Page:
Does your model railway hill building feel like mountain climbing?
In the rain…
If you want beautiful hills and valleys but are struggling with ugly bumps that look like lumpy molehills and messy disasters these budget-friendly techniques by model-making gurus are for you.
“I will lift up my eyes to the mountains; From where shall my help come?”
It took me a long time and lots of disappointment before the hills, mountains and valleys on my early railways lived up to the splendour of my imagined micro vistas.
While I had dreams of trains racing past gorgeous rolling hills and verdant valleys, the reality was usually a terrain that resembled a school Papier-mâché experiment gone horribly wrong.
Where I wanted gentle elevations and slopes, ugly gappy paper folds reigned. Rocky outcrops heralded yesterday’s newspaper headlines and plaster lumps lay everywhere.
At the end of one unfortunate episode, my OO gauge train layout looked like the scene in Close Encounters where the protagonist, Roy Neary — wonderfully played by Richard Dreyfuss — builds a mountain in his living room.
Frustration got the better of me and I set out to become the Turner of model building landscapes.
I scoured every corner of the Internet for tips; devoured every book on the subject, and spent days, weeks, and even months, experimenting and seeking out insight and knowledge.
While my quest to craft the perfect hill continues, I’ve accumulated a library of techniques from budget tips to expert guides from some of the best model-making gurus, here they are in this ModelRailwayEngineer Whistlestop Tour to making model hills.
1. Start with reality
The first recommendation, from just about every serious model builder, is to check in with reality.
Surround yourself with pictures and photos of real terrain, hills and mountain landforms. Even better, get out to the countryside and see them for yourself.
From these pictures and views, sketch out the basic shape of the hills and geometric shapes that constitute the core of these hills and how they’ll integrate with your model railway.
Most importantly, note their size in proportion to the rest of the landscape. If you’re really dedicated get hold of an Ordinance Survey or another terrain map that shows elevations and heights.
Hills and mountains are often a lot bigger in relation to surrounding scenery than we think and if not sized appropriately your hills will end up looking like a stilted bulge in your terrain. You might have to condense them down but do so while keeping the overall proportions in tact.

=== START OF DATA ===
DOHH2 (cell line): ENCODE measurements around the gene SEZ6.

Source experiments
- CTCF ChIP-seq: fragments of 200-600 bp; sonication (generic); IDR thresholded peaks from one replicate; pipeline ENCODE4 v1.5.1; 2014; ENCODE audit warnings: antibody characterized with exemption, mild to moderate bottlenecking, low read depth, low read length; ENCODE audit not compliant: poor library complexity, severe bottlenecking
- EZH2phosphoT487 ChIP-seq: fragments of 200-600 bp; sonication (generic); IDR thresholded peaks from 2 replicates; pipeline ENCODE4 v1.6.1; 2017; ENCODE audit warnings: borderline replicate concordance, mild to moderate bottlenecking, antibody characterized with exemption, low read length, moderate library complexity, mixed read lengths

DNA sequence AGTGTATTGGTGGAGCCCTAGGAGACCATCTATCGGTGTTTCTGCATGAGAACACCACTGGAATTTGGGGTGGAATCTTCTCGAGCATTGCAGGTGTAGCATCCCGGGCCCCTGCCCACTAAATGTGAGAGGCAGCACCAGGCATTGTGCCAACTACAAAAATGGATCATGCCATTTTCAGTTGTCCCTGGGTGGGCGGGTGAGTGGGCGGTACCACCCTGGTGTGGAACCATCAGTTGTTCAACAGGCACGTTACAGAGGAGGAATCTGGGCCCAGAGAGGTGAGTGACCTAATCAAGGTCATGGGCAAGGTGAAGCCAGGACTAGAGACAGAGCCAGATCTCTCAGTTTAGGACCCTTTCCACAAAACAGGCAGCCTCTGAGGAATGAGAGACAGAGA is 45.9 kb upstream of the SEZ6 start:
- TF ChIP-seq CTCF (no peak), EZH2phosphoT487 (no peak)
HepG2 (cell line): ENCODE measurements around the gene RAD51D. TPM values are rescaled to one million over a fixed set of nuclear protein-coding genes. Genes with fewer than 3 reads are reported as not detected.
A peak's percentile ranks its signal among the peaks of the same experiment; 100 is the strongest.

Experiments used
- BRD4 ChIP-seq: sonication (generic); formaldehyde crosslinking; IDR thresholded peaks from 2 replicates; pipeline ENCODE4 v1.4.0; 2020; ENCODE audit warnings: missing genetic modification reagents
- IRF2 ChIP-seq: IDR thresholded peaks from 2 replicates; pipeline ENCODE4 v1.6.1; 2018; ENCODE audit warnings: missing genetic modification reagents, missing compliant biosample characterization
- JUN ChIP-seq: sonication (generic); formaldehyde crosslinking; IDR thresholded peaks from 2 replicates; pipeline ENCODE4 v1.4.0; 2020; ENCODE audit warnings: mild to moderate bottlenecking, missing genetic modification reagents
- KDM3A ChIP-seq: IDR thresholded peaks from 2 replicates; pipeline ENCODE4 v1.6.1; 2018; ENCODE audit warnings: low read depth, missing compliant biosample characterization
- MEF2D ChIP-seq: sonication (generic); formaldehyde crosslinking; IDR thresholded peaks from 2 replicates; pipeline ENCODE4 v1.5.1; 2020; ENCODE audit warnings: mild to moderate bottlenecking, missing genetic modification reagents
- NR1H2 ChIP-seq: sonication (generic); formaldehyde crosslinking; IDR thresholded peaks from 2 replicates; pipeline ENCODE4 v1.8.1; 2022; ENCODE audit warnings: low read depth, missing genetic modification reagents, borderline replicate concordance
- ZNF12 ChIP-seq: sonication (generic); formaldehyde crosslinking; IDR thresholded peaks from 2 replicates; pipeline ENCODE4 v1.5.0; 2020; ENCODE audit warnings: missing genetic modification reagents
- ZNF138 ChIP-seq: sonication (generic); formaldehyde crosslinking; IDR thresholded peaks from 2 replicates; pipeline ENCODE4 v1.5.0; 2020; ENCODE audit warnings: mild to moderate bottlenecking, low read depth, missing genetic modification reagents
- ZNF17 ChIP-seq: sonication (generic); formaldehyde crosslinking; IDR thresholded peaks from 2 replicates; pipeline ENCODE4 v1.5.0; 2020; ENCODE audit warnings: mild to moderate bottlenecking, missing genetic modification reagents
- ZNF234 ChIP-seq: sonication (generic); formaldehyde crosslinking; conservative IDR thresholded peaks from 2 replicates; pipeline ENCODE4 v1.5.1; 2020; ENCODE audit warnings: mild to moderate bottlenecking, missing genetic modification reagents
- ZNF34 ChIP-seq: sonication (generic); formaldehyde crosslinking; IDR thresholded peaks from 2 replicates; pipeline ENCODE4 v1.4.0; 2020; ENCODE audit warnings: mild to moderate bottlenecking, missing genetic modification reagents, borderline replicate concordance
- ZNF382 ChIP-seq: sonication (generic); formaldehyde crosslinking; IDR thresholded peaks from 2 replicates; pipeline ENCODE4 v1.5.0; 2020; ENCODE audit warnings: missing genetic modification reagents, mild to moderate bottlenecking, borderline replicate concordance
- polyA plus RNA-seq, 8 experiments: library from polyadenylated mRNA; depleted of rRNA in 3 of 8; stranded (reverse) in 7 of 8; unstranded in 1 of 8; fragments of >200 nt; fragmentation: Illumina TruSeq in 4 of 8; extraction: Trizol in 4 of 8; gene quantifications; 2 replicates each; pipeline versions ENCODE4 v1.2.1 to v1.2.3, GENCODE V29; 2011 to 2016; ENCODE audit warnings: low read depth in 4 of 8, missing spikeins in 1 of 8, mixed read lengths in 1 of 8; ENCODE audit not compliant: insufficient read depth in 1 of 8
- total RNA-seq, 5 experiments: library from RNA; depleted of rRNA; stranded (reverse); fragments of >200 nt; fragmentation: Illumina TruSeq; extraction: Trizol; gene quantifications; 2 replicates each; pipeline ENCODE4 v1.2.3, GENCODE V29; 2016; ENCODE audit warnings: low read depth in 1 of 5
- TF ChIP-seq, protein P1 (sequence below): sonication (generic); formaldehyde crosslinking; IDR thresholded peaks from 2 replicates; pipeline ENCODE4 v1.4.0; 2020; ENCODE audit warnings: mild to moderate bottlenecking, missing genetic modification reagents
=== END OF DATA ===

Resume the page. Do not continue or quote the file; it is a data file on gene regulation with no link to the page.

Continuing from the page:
If you can’t get out yourself, search Google Images and Flickr, there are thousands of pictures to work from.
2. Prepare the profile
Once you know the underlying shapes, crate the underlying profile form for them.
The old-school traditional technique was to make the profile from wood (particularly for OO and HO gauge layouts).
The approach is to create a foundation framework of vertical supports shaped to the underlying shape. These are fixed to the baseboard or frame with horizontal buttresses, as seen in the figure above from legendary modeller John Ahern who outlined the approach in Miniature Landscape Modelling.
This creates a solid, stable, base on which to build but is heavy and naturally requires the necessary wood which can put the cost up, assuming you don’t happen to have any lying around.
The modern approach is to use Styrofoam; the low-density type used in packaging for furniture, which is where I get mine from.
This typically comes in sheets, and it’s a simple matter to glue and carve the polystyrene sheets to the height required and profile required with a knife or ideally hot wire cutter. The shapes made can be fixed to the baseboard with either wood glue (PVA).
Whether you use wood or polystyrene, remember to leave space for tunnels through the hills if that is your plan. And this isn’t just a case of leaving a track-sized gap through the middle for making tunnels).
With the foundations in place, it’s then a matter of creating the shell that wraps over foam or wood to create the surface detail and textures.
3. Build the bedrock
With the underlying profile and shape of your hills created, it’s time to build the bedrock, the layer on to which ground cover, soil and rocky outcrops can be placed.
Covering wood profiles